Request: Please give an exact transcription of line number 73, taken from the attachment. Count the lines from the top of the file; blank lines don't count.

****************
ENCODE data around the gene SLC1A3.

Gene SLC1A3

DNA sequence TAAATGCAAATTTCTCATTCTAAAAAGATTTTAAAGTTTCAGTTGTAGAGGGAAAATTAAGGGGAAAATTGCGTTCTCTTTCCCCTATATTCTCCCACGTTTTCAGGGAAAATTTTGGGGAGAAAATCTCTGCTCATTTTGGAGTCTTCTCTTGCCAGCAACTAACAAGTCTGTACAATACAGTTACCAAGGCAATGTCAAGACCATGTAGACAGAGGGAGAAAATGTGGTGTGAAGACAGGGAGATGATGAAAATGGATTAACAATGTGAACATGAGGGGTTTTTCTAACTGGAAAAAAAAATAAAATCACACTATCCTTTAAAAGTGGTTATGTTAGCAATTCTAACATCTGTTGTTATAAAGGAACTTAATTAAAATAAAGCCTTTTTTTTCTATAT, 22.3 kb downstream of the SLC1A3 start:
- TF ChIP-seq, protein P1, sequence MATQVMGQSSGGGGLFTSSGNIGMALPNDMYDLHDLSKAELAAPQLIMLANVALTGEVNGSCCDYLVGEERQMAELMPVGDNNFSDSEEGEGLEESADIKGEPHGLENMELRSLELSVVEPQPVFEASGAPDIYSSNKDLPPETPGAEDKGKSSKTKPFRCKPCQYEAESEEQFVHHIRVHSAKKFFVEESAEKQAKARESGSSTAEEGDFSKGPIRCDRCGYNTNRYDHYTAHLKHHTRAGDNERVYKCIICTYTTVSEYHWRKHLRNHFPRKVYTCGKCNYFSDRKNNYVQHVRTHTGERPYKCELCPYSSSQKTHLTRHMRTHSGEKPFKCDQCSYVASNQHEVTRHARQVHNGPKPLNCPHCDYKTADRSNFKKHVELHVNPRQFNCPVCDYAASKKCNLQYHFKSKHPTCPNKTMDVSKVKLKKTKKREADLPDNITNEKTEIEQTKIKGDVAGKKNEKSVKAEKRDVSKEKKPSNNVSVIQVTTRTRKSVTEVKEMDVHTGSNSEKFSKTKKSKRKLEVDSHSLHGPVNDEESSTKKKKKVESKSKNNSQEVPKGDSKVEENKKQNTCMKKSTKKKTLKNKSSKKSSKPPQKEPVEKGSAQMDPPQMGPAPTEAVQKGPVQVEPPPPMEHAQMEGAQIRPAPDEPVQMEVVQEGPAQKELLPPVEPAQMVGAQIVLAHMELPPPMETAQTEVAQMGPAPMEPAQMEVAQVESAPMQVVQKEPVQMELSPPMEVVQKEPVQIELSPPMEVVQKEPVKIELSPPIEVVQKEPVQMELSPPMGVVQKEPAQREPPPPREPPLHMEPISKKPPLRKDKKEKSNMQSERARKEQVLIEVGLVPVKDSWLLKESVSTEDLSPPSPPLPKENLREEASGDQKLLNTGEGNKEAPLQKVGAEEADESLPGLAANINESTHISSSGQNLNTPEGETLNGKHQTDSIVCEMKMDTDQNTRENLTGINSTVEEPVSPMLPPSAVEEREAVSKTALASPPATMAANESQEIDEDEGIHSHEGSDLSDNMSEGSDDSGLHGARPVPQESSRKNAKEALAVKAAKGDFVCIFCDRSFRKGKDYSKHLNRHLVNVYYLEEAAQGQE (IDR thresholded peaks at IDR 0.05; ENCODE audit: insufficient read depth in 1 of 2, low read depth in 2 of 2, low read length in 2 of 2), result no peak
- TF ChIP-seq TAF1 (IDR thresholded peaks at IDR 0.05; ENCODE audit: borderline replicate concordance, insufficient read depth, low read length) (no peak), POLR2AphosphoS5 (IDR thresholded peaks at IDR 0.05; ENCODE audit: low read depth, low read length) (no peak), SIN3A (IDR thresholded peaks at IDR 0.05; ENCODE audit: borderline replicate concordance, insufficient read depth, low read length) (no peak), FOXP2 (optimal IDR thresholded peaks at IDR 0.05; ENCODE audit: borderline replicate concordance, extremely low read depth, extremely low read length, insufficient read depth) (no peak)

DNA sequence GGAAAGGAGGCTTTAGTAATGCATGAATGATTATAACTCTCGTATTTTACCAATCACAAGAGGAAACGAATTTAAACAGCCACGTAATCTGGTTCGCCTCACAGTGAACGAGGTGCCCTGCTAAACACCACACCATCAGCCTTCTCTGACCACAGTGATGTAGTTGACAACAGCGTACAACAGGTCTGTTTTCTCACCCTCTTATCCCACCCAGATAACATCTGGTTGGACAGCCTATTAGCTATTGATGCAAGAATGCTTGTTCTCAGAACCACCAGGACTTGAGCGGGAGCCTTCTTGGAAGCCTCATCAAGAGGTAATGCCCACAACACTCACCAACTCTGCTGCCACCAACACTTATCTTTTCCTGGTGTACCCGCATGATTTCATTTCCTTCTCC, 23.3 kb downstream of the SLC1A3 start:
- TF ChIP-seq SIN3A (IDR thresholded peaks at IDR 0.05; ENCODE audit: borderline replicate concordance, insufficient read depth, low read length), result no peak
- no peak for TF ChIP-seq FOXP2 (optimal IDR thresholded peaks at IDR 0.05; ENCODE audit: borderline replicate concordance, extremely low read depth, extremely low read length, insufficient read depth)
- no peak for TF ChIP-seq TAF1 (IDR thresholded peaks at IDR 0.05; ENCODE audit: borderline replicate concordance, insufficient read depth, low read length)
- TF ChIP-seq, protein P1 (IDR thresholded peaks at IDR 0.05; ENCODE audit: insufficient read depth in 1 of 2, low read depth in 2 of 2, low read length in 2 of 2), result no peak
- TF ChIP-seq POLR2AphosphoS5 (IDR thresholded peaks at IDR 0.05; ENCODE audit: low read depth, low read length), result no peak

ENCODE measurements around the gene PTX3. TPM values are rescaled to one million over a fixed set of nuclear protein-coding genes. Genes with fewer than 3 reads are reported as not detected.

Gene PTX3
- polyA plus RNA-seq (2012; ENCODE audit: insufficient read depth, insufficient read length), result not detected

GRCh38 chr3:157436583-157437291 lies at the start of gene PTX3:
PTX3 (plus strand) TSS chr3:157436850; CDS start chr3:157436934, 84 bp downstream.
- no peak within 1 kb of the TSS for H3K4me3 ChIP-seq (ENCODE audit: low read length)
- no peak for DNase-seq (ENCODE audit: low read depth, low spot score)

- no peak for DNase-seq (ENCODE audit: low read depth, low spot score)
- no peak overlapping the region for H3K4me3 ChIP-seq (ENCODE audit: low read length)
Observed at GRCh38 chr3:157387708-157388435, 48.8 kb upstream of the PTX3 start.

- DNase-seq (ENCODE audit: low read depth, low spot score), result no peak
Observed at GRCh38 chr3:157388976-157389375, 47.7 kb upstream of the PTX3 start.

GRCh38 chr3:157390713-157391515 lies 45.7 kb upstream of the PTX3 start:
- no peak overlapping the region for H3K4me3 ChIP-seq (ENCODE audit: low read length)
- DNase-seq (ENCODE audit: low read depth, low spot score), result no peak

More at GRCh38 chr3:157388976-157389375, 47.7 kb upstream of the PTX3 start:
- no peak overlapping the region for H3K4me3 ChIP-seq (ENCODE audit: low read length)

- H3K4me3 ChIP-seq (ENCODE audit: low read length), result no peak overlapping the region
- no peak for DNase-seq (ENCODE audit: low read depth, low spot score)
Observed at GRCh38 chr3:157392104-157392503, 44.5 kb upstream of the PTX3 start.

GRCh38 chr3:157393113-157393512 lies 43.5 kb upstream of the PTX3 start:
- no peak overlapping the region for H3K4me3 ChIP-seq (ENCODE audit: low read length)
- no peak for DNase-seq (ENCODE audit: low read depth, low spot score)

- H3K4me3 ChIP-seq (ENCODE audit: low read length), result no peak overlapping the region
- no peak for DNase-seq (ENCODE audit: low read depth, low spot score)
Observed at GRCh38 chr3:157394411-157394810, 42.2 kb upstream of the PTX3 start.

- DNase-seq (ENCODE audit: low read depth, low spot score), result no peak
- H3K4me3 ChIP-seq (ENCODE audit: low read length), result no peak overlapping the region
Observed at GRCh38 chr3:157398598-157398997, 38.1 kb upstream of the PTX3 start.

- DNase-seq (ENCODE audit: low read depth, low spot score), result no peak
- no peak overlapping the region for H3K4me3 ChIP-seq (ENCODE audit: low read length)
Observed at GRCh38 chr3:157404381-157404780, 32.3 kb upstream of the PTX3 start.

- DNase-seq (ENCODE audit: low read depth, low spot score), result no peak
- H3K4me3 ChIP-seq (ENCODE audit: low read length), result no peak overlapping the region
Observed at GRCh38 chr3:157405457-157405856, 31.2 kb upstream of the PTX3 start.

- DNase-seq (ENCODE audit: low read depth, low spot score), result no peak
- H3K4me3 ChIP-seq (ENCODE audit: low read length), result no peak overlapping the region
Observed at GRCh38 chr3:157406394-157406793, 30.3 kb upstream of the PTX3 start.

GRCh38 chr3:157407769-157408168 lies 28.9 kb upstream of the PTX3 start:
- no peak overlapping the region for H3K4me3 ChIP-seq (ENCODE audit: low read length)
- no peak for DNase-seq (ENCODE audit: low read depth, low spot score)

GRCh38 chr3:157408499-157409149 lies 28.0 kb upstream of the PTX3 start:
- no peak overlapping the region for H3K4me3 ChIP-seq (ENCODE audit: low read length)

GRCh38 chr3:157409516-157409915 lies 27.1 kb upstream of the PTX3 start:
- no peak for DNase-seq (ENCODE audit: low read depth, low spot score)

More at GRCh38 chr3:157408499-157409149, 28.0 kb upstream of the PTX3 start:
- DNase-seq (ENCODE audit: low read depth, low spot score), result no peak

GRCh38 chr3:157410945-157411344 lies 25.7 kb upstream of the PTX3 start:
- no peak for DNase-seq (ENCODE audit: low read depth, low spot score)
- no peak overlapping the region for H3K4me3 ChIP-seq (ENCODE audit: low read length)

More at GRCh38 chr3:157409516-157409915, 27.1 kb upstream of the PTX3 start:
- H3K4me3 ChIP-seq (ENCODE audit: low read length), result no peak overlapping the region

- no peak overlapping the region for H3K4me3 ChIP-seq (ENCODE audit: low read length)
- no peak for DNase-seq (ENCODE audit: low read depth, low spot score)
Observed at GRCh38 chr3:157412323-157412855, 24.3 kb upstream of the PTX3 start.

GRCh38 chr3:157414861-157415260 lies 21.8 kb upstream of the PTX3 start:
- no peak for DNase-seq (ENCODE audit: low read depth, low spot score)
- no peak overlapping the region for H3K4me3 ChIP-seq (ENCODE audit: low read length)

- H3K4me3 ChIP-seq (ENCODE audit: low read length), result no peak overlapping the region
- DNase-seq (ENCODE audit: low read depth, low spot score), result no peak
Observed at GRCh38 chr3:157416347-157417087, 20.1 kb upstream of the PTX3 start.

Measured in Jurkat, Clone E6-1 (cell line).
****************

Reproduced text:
Measured in Jurkat, Clone E6-1 (cell line).